[5] “Continuing Collateral Damage: The Health and Environmental Costs of the War,” MedAct,

November 11, 2003. Available at: http://www.medact.org/tbx/docs/Coll%20Dam%202.pdf

[6] Carl Conetta, “The Wages of War: Iraqi Combatant and Noncombatant Fatalities in the 2003

Conflict,” PDA Research Monograph #8, October 28, 2003. Available at:

http://www.comw.org/pda/fulltext/0310rm8.pdf

[7] Rahul Mahajan, “Report from Fallujah—Destroying a Town in Order to ‘Save’ It,”

EmpireNotes.org, April 12, 2004. Available at: http://www.empirenotes.org/fallujah.html

[8] Fallujah Death Toll for Week More Than 600,” Associated Press, April 11, 2004. Available at:

http://www.usatoday.com/news/world/iraq/2004-04-11-fallujah-casualties_x.htm

[10] Rumsfeld on looting in Iraq: 'Stuff happens' Available at http://www.cnn.com/2003/US/04/11/sprj.irq.pentagon/

[11] Suzanne Goldenberg, “Iraq: A Land Ruled by Chaos,” Guardian, October 4, 2003. Available at:

http://www.guardian.co.uk/international/story/0,3604,1055697,00.html

[12]  Niko Price, “Crime Wave in Iraqi Capital Unprecedented,” Associated Press, August 7, 2003.

[13] Daniel Cooney and Omar Sinan. “Iraq Morgue Records: More than 5,500 Killed.” Associated

Press, May 24, 2004. Available at:

http://www.guardian.co.uk/worldlatest/story/0,1280,-4124482,00.html

[14] “Iraqi Police: Najaf wasn’t prepared for officers,” CNN, June 1, 2004. Available at:

http://edition.cnn.com/2004/WORLD/meast/06/01/iraq.najaf/

[15] REBUILDING IRAQ, Resource, Security, Governance, Essential Services, and Oversight Issues. Available at: http://www.gao.gov/new.items/d04902r.pdf

[16] Jim Krane, “U.S. General: Iraq Police Training a Flop,” Associated Press, June 9, 2004. Available

at: http://apnews.myway.com/article/20040610/D833T1B80.html

[17] http://www.casi.org.uk/info/unelecsecwg011120.pdf

[18] [NEJM 1991] The Harvard Study Team.  "The effect of the Gulf crisis on the children of Iraq", New England Journal of Medicine, 325 pp. 977 - 980. 199

[19] http://www.un.org/Depts/oip/reports/bvsnov17.html

[20] Matt Kelley, “Fewer Iraqis Working on Reconstruction,” Associated Press, May 18, 2004

[21] Coalition Provisional Authority, “Administrator’s Weekly Report, Essential Services”, September

21st-27th.” Available at:

http://www.iraqcoalition.org/ES/consolidated/Essential%20Services%20Sept%2021-27%202003.doc.

[22] Ibid.

[23] Maureen Fan and Drew Brown, “U.S. Appears to be Losing Battle for Hearts, Minds of Many

Iraqis,” Knight-Ridder, November 13, 2003. Available at:

http://www.commondreams.org/headlines03/1113-05.htm

[24] Coalition Provisional Authority, “Administrator’s Weekly Report, Essential Services”, September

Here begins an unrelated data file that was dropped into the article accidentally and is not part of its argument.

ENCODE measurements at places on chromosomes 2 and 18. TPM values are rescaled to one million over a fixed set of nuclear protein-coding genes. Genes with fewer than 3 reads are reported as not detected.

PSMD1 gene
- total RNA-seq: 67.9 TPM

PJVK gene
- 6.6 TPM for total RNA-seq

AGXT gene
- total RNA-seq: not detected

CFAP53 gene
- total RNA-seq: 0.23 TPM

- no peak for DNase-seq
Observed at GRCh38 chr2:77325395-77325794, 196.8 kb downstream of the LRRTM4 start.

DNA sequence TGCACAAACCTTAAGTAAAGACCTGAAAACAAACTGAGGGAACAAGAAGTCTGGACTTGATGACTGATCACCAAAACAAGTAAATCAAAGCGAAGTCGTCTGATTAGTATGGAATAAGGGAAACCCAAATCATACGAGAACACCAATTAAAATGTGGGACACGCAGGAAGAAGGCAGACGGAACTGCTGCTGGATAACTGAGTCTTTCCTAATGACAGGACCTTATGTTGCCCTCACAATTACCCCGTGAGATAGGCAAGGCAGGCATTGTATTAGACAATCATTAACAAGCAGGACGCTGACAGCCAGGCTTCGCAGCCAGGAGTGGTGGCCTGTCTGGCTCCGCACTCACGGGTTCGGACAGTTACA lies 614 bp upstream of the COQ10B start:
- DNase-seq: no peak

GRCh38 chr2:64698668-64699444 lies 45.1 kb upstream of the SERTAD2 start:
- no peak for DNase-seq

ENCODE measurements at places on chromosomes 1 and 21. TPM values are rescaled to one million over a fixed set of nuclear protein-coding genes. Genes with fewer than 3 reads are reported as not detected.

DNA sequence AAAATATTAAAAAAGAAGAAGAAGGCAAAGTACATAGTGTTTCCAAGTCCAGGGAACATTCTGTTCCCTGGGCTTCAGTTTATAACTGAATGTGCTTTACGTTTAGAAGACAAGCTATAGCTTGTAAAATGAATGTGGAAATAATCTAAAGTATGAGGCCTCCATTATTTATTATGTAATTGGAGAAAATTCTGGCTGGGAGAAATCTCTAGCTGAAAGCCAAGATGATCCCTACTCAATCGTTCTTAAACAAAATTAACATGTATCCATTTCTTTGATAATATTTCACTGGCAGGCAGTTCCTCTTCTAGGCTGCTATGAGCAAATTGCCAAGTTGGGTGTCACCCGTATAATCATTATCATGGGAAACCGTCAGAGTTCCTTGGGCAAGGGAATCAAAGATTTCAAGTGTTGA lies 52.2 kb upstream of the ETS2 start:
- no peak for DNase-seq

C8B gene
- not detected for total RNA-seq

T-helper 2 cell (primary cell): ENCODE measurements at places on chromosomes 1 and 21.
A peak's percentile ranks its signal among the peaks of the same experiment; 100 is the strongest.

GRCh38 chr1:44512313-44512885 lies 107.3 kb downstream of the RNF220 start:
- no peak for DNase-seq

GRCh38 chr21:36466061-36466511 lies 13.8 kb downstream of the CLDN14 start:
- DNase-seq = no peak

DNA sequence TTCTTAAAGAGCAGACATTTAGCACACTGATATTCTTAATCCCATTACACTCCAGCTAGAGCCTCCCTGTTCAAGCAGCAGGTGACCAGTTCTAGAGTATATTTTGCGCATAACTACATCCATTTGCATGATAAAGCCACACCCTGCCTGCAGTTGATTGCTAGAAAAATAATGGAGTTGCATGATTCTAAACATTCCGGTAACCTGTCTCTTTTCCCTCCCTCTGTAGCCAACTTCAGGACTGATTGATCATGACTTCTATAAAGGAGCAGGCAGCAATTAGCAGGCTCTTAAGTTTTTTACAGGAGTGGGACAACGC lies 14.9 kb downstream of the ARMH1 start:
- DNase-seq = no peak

21st-27th.” Available at:

http://www.iraqcoalition.org/ES/consolidated/Essential%20Services%20Sept%2021-27%202003.doc.

[25] Matt Kelley, “Fewer Iraqis Working on Reconstruction,” Associated Press, May 18, 2004

[26]U.S. has spent fraction of Iraq rebuilding funds” Available at http://www.cnn.com/2004/ALLPOLITICS/07/02/money.rebuilding.ap/index.html

[27] www.who.int/disasters/repo/10062.pdf

[28] Source: Human Development Report and UN Sources.

[29] Source: Human Development Report 1995 and Report of the Second Panel Concerning the Humanitarian

Situation in Iraq, 30 January 1999.

[30] Maternal and under 5 Children Mortality Survey, 1999.

[31] Human Development Report 1995, UNICEF and Report of the Second Panel Concerning the

Humanitarian Situation in Iraq, 30 January 1999.

[32] WHO

[33] Source: Report of the Second Panel Concerning the Humanitarian Situation in Iraq, 30 January 1999.

[34] Maternal and under 5 Children Mortality Survey, 1999.

[35] WHO

[36] WHO

[37] WHO

[38] WHO

[39] WHO

[40] WHO

[41] Report on humanitarian needs in Iraq in the immediate post-crisis environment by a mission to the area led by the Under-Secretary- General for Administration and Management, 10- 17 March 1991 Available at: http://www.casi.org.uk/info/undocs/s22366.html#h20

[42] Nagy

[43] Oxfam Iraq: On the Brink of Disaster

[44] http://www.un.org/Depts/oip/reports/sg991086.pdf

[45] http://www.publications.parliament.uk/pa/cm199900/cmselect/cmintdev/67/6702.htm

[46] Alleviating Poverty in Iraq, UNDP Iraq 2002

[47] Iraq repairs sewage plants serving millions in Baghdad Available At http://wwww.reliefweb.int/w/rwb.nsf/0/56c3caa14394c9b185256c8c006c876d?OpenDocument

[48] Campaign Against Depleted Uranium. Available at: http://www.cadu.org.uk

[49] Nigel Morris, “Rise in Birth Deformities Blamed on Allies’ Deadly Weaponry,” The Independent,

May 13, 2004. Available at:

http://news.independent.co.uk/world/middle_east/story.jsp?story=520733

[50] www.uraniumweaponsconference.de/ speakers/yacoub_evidence.pdf

[51] http://currents.ucsc.edu/03-04/01-19/uranium.html

[52] http://www.traprockpeace.org/schott_12feb04.html

[53] Larry Johnson, “War’s Unintended Effects; Use of Depleted Uranium Weapons Lingers as Health

Concern,” Seattle Post-Intelligencer, August 4, 2003. Available at:

http://seattlepi.nwsource.com/iraq2003/133581_du04.html

[54] Ibid

[55] US rejects Iraq DU clean-up  http://news.bbc.co.uk/go/pr/fr/-/1/hi/sci/tech/2946715.stm

[56]  See http://www.traprockpeace.org/du_mod_warning_cards.html

[57] US rejects Iraq DU clean-up  http://news.bbc.co.uk/go/pr/fr/-/1/hi/sci/tech/2946715.stm